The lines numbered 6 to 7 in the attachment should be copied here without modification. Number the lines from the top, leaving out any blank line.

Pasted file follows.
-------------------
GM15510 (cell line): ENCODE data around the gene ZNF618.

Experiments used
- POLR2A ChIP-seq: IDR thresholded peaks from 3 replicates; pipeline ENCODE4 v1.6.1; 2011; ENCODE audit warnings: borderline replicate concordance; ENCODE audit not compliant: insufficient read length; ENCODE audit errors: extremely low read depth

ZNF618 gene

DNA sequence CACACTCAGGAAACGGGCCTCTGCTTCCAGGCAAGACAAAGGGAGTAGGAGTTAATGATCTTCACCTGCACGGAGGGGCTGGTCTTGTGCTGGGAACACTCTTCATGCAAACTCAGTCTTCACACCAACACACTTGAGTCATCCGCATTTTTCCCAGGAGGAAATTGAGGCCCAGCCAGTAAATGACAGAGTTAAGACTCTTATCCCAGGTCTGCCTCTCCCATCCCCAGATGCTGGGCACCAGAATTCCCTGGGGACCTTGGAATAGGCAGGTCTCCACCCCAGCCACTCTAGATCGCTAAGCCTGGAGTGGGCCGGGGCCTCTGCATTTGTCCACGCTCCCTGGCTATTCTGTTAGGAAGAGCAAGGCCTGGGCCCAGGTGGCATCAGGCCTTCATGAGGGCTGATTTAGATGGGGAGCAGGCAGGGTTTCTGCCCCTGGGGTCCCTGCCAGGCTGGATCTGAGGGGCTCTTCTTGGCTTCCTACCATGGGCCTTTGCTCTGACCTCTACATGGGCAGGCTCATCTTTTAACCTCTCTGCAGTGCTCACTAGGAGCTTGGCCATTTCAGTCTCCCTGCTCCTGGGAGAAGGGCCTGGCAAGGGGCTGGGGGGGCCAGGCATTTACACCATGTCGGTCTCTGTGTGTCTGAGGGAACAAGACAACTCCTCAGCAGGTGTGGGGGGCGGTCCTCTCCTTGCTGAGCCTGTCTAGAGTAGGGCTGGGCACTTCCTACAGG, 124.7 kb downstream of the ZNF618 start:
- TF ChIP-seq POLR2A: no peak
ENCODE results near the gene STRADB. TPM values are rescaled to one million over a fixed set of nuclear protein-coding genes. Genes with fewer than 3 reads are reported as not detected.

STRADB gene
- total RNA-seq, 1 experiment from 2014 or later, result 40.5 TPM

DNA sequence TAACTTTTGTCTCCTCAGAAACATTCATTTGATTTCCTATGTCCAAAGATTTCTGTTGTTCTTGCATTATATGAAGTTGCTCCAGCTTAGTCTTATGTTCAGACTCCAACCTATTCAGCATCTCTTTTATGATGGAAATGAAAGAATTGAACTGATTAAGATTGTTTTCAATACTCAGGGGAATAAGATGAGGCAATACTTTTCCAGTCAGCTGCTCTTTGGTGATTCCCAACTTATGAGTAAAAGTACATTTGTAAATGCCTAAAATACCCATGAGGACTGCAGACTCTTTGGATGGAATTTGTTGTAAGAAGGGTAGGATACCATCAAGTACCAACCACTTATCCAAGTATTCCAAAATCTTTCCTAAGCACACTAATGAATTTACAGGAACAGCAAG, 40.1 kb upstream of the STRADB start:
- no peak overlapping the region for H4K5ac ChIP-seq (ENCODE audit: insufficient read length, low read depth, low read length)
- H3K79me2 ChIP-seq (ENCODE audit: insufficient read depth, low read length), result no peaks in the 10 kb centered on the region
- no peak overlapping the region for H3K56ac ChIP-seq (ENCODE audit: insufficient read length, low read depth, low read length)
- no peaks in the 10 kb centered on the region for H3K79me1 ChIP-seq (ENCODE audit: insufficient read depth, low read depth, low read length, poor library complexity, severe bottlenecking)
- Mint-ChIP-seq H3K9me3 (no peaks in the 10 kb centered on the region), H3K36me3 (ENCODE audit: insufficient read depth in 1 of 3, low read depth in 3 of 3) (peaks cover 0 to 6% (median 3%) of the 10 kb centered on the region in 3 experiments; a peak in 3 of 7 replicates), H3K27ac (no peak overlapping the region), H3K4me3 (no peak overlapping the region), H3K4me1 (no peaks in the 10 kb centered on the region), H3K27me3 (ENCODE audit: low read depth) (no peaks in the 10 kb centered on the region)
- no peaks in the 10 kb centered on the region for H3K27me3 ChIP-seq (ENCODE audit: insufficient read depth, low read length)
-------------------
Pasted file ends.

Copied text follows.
- TF ChIP-seq POLR2A: no peak
ENCODE results near the gene STRADB. TPM values are rescaled to one million over a fixed set of nuclear protein-coding genes. Genes with fewer than 3 reads are reported as not detected.